Making headway (en)
As this unpredictable year comes to an end, we are still braving a pandemic that has been incredibly challenging for us all. The most vulnerable sections of society, the poor, women and children in particular, have been the most affected and the crisis has created an economic impact that will only increase income inequalities around the world.
Given the scale of this global COVID-19 challenge, our world may need to go beyond simple categories of either optimism or pessimism. United Nations Bhutan is responding to the immediate needs of the people; the needs of the most vulnerable, while strengthening economic resilience and building long-term human capital so that we find new ways to ‘build back better’.
Building back better
In 2008, Bhutan adopted the ‘Delivering as One’ approach to improve collective performance, efficiency, accountability and results. This new approach strengthened the UN’s role at the heart of the multilateral system. Since then, the UN in Bhutan has delivered collaborative results through specialized resident UN agencies and in close coordination with other development partners in the country.
The Royal Government of Bhutan has embarked on developing the Economic Roadmap for the 21st Century to guide its development plans and programmes for a “High Income Gross National Happiness Society by 2030.” The Government invited the Development Partners Group, which I lead together with the UN Country Team, to craft this Roadmap, which includes the economic, social, environmental, and governance aspects of the Sustainable Development Goals.
Moreover, through the UN Framework for the Socio-Economic Response to COVID-19, the UN Country Team has been actively supporting the government. As trade, private-sector development and supporting micro, small and medium-sized enterprises are critical factors in this response, private-sector empowerment is at the core of our support to Bhutan.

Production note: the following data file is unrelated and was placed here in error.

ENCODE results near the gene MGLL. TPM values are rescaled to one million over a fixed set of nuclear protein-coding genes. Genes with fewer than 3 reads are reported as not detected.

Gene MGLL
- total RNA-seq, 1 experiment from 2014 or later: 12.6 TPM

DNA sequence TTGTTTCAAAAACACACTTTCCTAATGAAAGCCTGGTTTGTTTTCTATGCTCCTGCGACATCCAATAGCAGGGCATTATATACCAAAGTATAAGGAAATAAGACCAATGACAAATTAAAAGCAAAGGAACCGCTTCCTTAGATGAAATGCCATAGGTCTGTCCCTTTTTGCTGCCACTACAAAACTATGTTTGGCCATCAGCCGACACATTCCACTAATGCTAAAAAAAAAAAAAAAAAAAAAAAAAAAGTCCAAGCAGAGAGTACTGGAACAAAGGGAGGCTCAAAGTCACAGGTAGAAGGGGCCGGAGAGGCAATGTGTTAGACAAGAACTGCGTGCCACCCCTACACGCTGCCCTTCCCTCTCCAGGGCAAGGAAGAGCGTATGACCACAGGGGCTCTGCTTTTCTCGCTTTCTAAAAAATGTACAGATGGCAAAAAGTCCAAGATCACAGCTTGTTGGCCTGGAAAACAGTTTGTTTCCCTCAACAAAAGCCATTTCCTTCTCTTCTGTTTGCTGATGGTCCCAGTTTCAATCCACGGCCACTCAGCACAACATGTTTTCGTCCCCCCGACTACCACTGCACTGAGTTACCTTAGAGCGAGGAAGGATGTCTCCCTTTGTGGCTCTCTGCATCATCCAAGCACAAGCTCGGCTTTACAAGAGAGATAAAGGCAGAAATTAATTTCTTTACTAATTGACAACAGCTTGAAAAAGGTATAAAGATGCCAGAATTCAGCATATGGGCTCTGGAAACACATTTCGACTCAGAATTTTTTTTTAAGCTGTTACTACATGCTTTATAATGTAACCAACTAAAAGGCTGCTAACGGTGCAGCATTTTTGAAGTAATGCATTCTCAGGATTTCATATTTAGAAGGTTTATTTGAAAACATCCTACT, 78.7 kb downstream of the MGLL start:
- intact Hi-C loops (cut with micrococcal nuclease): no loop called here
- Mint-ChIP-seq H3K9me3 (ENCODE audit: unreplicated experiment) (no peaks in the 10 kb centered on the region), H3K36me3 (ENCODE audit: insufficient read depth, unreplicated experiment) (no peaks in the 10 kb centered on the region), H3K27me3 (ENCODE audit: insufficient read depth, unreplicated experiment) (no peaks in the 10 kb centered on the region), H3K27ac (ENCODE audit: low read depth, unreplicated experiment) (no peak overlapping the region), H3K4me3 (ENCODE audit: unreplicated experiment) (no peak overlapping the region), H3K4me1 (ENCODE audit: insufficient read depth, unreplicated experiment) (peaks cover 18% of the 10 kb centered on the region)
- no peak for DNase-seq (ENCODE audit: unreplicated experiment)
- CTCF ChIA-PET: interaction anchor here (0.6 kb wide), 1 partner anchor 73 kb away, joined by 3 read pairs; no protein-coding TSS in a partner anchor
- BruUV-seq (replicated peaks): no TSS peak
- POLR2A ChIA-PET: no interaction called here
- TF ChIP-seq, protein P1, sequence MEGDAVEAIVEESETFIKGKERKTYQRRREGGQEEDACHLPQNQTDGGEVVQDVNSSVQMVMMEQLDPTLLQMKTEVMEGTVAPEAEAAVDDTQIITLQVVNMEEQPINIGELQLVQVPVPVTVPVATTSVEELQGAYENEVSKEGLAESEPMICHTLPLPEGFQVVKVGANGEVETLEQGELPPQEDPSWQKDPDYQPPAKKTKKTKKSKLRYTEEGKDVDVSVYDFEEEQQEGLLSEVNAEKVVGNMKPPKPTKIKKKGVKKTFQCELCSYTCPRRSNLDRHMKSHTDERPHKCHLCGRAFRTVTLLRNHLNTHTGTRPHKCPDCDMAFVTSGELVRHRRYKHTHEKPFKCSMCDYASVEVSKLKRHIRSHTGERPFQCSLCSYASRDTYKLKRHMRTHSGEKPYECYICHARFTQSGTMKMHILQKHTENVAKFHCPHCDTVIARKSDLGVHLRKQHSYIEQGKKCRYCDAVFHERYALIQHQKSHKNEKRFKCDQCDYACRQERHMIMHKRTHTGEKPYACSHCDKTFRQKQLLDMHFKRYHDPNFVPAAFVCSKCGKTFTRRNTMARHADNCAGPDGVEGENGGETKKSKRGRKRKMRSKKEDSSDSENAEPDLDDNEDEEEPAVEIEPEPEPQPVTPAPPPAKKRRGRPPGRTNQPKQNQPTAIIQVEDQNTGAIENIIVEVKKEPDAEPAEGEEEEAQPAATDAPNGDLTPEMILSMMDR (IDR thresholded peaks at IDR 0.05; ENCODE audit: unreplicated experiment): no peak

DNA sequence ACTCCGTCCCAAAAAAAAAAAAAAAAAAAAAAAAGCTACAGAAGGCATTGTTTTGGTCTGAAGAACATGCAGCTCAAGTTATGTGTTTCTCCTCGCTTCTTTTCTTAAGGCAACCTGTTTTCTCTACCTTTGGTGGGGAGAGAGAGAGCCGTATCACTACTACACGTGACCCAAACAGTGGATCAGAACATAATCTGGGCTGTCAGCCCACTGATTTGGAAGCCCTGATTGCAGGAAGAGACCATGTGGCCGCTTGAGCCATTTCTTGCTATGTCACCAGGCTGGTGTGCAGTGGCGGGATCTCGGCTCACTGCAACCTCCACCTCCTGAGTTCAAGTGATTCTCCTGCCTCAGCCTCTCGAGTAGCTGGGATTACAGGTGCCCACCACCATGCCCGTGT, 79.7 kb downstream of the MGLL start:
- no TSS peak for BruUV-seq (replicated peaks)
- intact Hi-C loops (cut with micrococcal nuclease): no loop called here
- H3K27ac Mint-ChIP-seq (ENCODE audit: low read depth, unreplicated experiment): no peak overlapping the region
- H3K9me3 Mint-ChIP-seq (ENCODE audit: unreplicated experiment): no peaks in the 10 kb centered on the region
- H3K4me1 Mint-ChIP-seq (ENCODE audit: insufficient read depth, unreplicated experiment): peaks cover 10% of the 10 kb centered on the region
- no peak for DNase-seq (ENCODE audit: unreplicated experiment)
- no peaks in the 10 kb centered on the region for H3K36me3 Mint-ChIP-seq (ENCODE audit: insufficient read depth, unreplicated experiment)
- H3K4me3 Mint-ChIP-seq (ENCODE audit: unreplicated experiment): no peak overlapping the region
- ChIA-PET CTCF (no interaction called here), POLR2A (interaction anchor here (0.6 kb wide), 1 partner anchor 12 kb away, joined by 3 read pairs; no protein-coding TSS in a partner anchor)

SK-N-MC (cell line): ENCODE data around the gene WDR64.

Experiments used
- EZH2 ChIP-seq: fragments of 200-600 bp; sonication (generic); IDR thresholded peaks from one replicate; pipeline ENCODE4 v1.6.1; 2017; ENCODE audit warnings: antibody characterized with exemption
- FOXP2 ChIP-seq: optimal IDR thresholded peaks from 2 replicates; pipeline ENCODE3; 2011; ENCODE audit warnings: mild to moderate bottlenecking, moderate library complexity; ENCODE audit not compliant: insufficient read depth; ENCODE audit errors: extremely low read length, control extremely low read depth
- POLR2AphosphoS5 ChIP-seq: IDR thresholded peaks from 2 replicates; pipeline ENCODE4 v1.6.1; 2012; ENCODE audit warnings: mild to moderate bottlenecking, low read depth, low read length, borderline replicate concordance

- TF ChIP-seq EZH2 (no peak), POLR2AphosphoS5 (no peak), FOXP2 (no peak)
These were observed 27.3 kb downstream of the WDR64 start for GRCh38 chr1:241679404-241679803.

ITC strengthens business
Exports in Bhutan are highly concentrated, with about 80% consisting of only 10 commodities, destined for the Indian market. The country also faces distinct constraints as a landlocked developing country, challenges that need to be addressed for Bhutan to graduate from least developed country status.
As part of the UN Country Team, the International Trade Centre (ITC) remains an active contributor towards Bhutan’s economic and trade growth. The UN agency is a long-term partner of the country, providing trade-related assistance, institutional strengthening, export competitiveness and trade facilitation.
Since 2018, with financial support from the European Union (EU), ITC has been implementing the EU-Bhutan Trade Support project. It brings the private sector and policymakers together to formulating and implementing trade policies and strengthening companies’ competitiveness. With this project, the UN, through ITC, supports the government’s commitment to developing trade and investment for sustainable economic growth and poverty reduction.